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Which party is ready to deal with Canada’s aging demographics?

As the federal election campaign gets into full swing, the Conference Board of Canada has prepared a series of primers for Globe readers on the top economic and social issues our next federal government must address.
Photo of Daniel Muzykab Daniel Muzyka
President and Chief Executive Officer

Glen Hodgson
Senior Vice-President and Chief Economist
Forecasting and Analysis

Originally published in the Globe and Mail on August 28, 2015

As the federal election campaign gets into full swing, the Conference Board of Canada has prepared a series of primers for Globe readers on the top economic and social issues our next federal government must address.

Canadian economic growth has been steady, if muted, over much of the past decade, and the future doesn’t look much brighter. Why? One of the most prominent structural factors affecting economic growth is demographics—the aging of a population and work force. We have been talking about coming demographic forces for many years, and population and work-force aging are now at our doorstep. The impact will be felt across Canada as knowledge and skills leave the workplace on an accelerating basis.

Two specific demographic forces are at play. First, fertility rates have fallen steadily for decades, to the point where we are no longer replacing ourselves, which is limiting the number of new labour-force entrants born in Canada. Second, baby boomers are reaching retirement age in larger numbers. The participation rate has already declined by two percentage points since the late 2000s and labour-force growth rates are projected to drop dramatically after 2015.

As a result of these demographic forces, a robust Canadian economy can no longer be taken for granted. Due to slowing labour-force growth, Canada’s economic potential has already dropped—and will slow further in the years ahead by our estimations to less than 2 per cent annually. We also project material differences in future economic growth potential among and between regions. Atlantic Canada and Quebec will grow slowly, below the national average; Ontario will keep the same pace as the national average; and Western Canada will expand a bit faster due to its slightly younger and increasing population.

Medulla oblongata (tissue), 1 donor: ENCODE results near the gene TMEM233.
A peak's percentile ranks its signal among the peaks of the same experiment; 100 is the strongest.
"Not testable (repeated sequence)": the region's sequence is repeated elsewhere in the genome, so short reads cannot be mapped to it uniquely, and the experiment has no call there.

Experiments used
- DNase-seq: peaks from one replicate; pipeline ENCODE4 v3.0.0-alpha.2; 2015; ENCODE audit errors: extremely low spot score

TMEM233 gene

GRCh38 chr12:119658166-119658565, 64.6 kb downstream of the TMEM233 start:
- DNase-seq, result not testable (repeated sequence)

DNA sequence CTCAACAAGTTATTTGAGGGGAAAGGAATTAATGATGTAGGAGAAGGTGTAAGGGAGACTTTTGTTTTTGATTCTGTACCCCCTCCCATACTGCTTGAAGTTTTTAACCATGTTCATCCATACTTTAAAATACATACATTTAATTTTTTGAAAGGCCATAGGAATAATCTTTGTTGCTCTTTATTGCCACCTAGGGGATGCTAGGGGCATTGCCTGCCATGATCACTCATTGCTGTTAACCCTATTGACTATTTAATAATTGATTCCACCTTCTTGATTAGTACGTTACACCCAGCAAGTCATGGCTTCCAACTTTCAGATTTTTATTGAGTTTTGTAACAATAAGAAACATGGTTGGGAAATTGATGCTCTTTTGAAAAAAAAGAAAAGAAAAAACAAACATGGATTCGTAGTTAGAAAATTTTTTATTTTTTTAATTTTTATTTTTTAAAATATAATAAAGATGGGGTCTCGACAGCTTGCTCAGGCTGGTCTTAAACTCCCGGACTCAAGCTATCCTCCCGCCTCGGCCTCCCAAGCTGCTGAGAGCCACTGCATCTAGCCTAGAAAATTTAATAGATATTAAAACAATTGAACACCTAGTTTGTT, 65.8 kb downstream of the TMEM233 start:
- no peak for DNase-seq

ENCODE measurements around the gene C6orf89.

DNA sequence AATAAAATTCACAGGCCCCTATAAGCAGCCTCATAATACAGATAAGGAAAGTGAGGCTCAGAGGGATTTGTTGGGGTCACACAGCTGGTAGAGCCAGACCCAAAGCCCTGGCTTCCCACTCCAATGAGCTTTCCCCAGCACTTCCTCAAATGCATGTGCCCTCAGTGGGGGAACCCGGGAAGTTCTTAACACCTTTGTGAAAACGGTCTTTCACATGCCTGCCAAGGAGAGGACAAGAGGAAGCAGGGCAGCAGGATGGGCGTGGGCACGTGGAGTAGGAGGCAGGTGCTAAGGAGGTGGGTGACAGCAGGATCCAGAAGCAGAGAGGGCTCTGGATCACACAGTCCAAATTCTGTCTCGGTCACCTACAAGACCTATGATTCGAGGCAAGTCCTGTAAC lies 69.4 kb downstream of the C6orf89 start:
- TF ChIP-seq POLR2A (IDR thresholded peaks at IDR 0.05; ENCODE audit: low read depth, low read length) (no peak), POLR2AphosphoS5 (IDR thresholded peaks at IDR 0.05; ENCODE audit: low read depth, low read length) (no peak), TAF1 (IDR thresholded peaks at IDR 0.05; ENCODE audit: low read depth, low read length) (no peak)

Why does it matter?

These projections have important implications for individuals, businesses and governments. Individual Canadians may view slower labour-force growth as positive, since it will put upward pressure on real wages. In contrast, businesses will be constrained by a tepid domestic market and will need to adapt their operations by investing more in capital to offset the impact of fewer available workers. And for governments, slower growth means a weakening in future tax revenues. In turn, slower government revenue growth will make it harder to sustain valued social and economic programs.

At the same time, an aging population will place unrelenting pressure on some forms of government spending, such as the health-care system. Also, most research indicates that about 30 per cent of Canadian retirees do not have adequate savings (or a pension) beyond CPP and OAS—a growing challenge (or even liability) for governments.

What can be done to offset this aging? Boosting productivity for those currently in the work force and ensuring greater innovation in all parts of our economy and society are at the top of the list. However, Canadian productivity has lagged the United States and other major economies for more than two decades and our innovation results are often mediocre.

Labour market policies are another key area, and there are a number of policy options available if the problem is properly diagnosed. These include:

  • Ensuring that Canadian workers have the knowledge and skills needed in tomorrow’s work force. In a world with accelerating technological and competitive pressures, all Canadians will need access to continuous education, training and development within a philosophy of life-long learning.
  • Improving labour-force flexibility and mobility to fully utilize the existing work force and to allow individuals across the country to pursue opportunities that present themselves.
  • Providing an opportunity for all citizens, notably underrepresented groups (such as aboriginals and recent immigrants), to fully participate in the work force.
  • Continuing to develop and implement effective approaches to immigration and the full integration of immigrants into Canadian society.
  • Creating the best incentives for individuals arriving at retirement age to stay engaged in the work force and for organizations to make innovative use of their knowledge and skills.

The message is that aging demographics are already having a negative impact on our economy’s performance. Those who wish to occupy 24 Sussex Dr. should be asked to define their policy ideas for strengthening Canada’s growth potential.

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Corporate Communications

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